Snapchat is ready to feel a lot more like TV.
Adam Rifkin stashed this in Microentertainment
Snap's biggest advantage may be that it doesn't own one camera with a TV anchor in front of it, but that it can gather the views from cameras all of the world for an event.
The potential of all those viewpoints, for news and entertainment, is enormous. Nearly 10 million people in the US watched Snapchat's Live Story on Hurricane Matthew as it hammered the east coast. But Snap is still waiting for the defining moment that makes its advantage over the television screen crystal clear and undeniable.
When Captain Chelsey Burnett "Sully" Sullenberger landed an Airbus airplane on New York's' Hudson river in 2009, the photo spread instantaneously on Twitter, and Twitter's usefulness for news junkies became obvious.
It's still unclear what Snap's "Sully" moment will be. Right now, only 17% of Snapchat users get the news from the app, according to the Pew Research Center.
But Snapchat is taking the steps it thinks it needs, like focusing deeper on global news events versus only local stories, to grow into a media destination.
Between the breaking news from the Snap team, the new wave of shows from its Discover partners, and its outreach to Hollywood for more original content, Snapchat is amassing the variety of shows it needs to truly become the mobile TV for millennials.
The maker of the popular social networking app wants to fill its online service with a slate of original video programming that ranges from breaking news to entertainment and reality shows.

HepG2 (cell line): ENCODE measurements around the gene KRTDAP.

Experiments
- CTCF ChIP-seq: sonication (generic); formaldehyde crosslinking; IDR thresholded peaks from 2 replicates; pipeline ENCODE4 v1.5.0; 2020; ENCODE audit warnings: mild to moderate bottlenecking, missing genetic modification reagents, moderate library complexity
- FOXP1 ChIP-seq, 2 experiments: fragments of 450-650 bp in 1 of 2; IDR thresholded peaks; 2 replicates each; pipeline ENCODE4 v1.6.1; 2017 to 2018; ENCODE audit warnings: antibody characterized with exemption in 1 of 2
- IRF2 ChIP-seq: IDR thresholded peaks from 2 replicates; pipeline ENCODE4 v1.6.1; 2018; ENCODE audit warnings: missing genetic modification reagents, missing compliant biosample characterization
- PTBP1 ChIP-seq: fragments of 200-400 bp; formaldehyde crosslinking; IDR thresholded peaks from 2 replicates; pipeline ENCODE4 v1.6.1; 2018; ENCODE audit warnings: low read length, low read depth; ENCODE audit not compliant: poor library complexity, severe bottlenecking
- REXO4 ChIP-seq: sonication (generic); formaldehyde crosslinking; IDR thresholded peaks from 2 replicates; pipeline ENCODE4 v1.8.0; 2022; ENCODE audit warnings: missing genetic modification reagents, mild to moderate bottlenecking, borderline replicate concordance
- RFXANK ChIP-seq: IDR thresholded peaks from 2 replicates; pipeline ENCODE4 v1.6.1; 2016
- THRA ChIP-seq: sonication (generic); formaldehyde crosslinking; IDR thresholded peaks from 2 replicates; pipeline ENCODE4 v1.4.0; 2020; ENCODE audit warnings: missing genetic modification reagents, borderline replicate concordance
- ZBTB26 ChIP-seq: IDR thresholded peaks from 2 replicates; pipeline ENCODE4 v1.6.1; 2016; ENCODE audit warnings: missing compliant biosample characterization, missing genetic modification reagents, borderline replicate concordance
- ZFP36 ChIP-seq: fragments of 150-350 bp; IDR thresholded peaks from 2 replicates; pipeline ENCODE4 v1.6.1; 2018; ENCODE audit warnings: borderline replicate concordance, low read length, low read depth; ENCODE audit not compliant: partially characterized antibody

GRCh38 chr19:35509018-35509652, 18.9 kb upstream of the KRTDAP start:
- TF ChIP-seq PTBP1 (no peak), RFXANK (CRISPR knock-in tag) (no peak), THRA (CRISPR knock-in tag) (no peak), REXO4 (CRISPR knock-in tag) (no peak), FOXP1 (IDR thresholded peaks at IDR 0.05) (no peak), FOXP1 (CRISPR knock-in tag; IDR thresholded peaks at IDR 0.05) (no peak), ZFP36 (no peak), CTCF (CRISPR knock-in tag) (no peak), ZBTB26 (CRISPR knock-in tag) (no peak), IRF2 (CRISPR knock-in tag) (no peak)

Snapchat has been laying the groundwork for a bigger push into TV for awhile.
In 2015, the company had created its own in-house content team run by a former Fox exec and launched a music channel, called "Under the Ghost." Both efforts were shut down as Snapchat regrouped on its content strategy and laid off a lot of the team behind it.
A year later, Snapchat's ever-changing content strategy is focused on partnering with networks to develop entertainment programming, while leaving some of the news coverage to Snapchat's editorial judgment, according to the source with knowledge of the plans.
In August, the company announced it had partnered with NBC to develop Snapchat-specific episodes of some of its hit shows, including "The Voice", "Saturday Night Live", and "The Tonight Show With Jimmy Fallon." It was a process that took two years to court the network and develop the show ideas, according to Mashable.
That could always change though. According to one source, Snapchat is set on creating a "mobile TV" or programs designed superficially for an attention-short, vertical-video-watching audience. The company has already pressured some of its Discover partners, like MTV, to develop Snapchat specific shows. On Sunday, a PBS documentary series, POV, will debut its first of two six-minute documentaries shot for Snapchat.
Next up: news
The other key to Snapchat owning mobile TV is becoming the news outlet of choice for the millennial audience, turning traditional news "on its head" says the source familiar with the plans.